39911HSRA may not pay to reach downtown SF Transbay Transit Center
- Nov 12, 2008Published Wednesday, November 12, 2008, by the San Francisco Examiner
Transbay Transit Center going off track
Pricey proposal: It would cost $2 billion to extend Caltrain to the
planned Transbay Transit Center.
By Katie Worth
Statewide bullet trains have been presented by transit officials
as the silver bullet The City needs to finally bring rail transit
downtown, but some are questioning whether a necessary extension
should receive financial help from bonds for high-speed rail
approved by voters Nov. 4.
Proposition 1A, passed in last week's election, authorized $9.95
billion in bond money for a high speed-rail line that would take
passengers from Los Angeles to San Francisco in a mere 2.5 hours.
In anticipation of the project, the first phase of the new Transbay
Transit Center is being built with the assumption that a major rail
corridor will connect to the new terminal.
However, that would necessitate a $2 billion, 1.3-mile extension of
Caltrain's tracks from their current terminus at Fourth and King
streets in Mission Bay to downtown's Transbay Transit Center at First
and Mission streets, as well as a "train box" -- a massive space
underneath the bus terminal big enough to hold six rail platforms
and tracks -- that could later be tunneled into and developed into
a station for Caltrain and high-speed trains.
Transbay Joint Powers Authority spokesman Adam Alberti said the
authority began lobbying for funds from the high-speed rail bond
in a letter issued last month.
But at least one authority has eschewed the possibility that high-
speed rail will pay for the extension.
"We do not need First and Mission. I am satisfied with Fourth and
Townsend," said Judge Quentin Kopp, chairman of the High Speed Rail
Authority. "We are not going to pay an extra billion-plus dollars
to take the high-speed rail an extra 1.4 miles."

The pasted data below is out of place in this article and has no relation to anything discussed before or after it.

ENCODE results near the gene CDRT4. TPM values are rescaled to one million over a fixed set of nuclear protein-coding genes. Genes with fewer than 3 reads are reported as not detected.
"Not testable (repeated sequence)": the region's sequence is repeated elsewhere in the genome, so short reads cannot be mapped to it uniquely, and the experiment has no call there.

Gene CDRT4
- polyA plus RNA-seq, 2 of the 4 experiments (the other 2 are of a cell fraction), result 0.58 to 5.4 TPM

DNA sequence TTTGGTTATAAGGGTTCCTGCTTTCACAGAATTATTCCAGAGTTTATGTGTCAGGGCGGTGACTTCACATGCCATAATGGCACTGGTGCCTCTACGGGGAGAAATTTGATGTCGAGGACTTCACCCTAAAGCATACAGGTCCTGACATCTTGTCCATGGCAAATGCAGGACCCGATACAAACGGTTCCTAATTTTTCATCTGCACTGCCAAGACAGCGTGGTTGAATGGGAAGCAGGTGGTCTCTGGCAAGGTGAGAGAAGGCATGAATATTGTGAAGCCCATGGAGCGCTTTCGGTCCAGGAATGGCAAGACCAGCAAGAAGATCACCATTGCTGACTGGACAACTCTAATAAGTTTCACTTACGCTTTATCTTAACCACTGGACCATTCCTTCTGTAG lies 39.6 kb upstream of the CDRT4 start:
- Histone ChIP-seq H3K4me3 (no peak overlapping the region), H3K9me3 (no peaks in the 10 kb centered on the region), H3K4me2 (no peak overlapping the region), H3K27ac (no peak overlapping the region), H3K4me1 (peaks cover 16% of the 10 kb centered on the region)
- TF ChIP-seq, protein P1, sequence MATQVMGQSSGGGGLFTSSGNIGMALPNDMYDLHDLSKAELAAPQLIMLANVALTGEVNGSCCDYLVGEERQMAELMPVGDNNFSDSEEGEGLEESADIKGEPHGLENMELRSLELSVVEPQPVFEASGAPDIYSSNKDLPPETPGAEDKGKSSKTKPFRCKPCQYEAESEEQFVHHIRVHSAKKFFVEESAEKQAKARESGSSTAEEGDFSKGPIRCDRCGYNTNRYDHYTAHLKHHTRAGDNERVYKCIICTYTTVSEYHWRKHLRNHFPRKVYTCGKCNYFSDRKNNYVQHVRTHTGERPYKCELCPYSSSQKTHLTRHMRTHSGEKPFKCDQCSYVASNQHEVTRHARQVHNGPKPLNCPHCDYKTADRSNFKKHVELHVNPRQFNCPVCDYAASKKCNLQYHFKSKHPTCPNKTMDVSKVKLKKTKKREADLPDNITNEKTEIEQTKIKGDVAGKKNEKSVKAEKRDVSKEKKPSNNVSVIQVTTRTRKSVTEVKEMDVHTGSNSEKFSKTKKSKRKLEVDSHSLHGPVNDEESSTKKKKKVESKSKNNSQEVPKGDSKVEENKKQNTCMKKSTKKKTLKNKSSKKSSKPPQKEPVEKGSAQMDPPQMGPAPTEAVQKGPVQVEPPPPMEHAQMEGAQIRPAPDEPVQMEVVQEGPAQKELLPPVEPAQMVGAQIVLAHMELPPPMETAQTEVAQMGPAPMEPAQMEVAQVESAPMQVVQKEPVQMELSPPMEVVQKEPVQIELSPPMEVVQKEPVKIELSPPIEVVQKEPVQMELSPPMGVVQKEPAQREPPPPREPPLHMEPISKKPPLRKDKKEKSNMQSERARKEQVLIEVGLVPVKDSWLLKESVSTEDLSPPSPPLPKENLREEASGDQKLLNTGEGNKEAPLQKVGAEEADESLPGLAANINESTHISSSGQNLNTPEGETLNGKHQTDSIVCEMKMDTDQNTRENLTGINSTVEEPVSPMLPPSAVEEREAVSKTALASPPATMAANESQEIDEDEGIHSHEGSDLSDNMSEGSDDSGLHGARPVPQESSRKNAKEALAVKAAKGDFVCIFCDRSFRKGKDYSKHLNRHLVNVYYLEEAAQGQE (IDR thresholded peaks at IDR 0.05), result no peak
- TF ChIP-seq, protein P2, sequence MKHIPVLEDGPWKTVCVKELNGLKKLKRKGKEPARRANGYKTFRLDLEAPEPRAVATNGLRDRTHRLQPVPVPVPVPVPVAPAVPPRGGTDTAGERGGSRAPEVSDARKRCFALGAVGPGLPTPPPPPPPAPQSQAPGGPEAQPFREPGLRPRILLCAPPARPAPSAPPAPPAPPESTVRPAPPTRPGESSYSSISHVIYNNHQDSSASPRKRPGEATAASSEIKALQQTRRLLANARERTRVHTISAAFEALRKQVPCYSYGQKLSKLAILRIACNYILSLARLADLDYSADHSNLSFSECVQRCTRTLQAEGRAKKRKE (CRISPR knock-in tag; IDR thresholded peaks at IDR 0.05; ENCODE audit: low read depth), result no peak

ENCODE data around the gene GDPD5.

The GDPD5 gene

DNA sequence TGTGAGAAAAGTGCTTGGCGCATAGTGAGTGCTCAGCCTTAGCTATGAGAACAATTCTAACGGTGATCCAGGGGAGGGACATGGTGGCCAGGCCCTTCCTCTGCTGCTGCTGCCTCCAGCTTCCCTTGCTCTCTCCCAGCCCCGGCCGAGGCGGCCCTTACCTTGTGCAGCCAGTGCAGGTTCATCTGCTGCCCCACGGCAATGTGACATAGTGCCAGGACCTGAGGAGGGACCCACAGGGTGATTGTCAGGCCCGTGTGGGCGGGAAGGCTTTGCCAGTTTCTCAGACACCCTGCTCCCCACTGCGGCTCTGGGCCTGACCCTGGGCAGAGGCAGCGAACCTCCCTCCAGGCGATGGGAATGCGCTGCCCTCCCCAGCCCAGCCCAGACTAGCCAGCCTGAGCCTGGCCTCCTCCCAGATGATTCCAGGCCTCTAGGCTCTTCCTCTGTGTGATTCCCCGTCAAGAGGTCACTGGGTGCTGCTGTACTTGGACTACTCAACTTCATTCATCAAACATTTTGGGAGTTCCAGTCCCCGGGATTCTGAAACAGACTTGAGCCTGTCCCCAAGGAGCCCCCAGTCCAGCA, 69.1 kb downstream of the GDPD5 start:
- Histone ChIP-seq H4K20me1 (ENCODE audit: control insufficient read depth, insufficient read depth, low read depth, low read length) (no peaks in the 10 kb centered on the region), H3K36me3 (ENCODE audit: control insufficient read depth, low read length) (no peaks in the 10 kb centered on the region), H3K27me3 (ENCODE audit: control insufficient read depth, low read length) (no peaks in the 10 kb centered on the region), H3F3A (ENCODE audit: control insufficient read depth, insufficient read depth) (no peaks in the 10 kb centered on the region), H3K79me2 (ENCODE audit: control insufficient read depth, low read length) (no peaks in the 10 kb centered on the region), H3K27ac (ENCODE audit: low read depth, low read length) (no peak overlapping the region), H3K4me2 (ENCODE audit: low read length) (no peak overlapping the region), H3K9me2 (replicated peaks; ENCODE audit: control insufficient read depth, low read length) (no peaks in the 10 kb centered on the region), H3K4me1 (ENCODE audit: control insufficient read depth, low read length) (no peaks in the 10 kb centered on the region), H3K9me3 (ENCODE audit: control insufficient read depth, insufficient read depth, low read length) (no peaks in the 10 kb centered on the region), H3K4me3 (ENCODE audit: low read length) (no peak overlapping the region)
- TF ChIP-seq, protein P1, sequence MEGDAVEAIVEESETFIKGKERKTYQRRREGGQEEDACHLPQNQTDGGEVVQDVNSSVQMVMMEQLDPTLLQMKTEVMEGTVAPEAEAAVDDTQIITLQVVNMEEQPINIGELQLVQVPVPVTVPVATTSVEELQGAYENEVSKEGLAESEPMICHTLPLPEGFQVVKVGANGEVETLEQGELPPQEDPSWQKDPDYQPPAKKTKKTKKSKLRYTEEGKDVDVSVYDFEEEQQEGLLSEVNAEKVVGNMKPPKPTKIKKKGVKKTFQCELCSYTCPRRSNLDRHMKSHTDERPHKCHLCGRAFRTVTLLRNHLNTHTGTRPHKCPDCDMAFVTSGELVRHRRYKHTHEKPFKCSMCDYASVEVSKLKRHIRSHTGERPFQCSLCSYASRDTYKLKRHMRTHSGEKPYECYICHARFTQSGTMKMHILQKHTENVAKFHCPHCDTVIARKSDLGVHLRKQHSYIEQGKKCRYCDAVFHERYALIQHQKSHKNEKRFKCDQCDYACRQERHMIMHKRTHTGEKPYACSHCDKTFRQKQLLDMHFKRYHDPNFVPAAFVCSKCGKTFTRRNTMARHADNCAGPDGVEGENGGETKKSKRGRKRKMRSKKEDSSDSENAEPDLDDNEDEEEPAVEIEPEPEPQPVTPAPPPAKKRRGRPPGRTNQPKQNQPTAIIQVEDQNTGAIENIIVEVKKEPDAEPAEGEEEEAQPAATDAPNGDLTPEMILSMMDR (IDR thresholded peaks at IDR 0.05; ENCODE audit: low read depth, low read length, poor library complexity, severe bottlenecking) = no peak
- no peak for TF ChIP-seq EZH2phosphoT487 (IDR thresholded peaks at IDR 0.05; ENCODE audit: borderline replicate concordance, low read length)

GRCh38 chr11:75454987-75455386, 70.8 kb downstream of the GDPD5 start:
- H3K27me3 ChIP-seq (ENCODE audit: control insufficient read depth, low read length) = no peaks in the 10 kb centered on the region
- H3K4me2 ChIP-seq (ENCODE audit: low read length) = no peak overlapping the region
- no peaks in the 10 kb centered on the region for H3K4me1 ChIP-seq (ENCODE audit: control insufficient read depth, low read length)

The extension will have to be resolved -- and funded -- by The City
and Caltrain, he said.
But spokeswoman Christine Dunn said Caltrain has not considered
devoting any funds to the project, and it would have to be funded
by The City and the Transbay project.
Jerry Hill, a member of Transbay's board of directors and state
Assembly member-elect, said that though Transbay hopes to secure
some funding for the extension from the high-speed rail, they are
not seeing the project as a "cash cow," and the success of neither
high-speed rail nor the Transbay Transit Center depends on the
Rod Diridon, Kopp's colleague on the High Speed Rail Authority,
said it would be a shame if high-speed rail did not reach downtown.
Future rail projects
Caltrain wants to link to the planned Transbay Transit Center.
* $9.95 billion: Bond funding for high-speed rail approved by voters
* 1.3 miles: Proposed underground downtown extension of Caltrain
commuter rail line
* 6: Trains and platforms to be accommodated by proposed train
station under the new Transbay Transit Center
* $2 billion: Unfunded cost to extend the Caltrain commuter rail line
from Fourth and King streets to the new Transbay Transit Center
Sources: Transbay Joint Powers Authority, Caltrain, California High
Speed Rail Authority, BayRail Alliance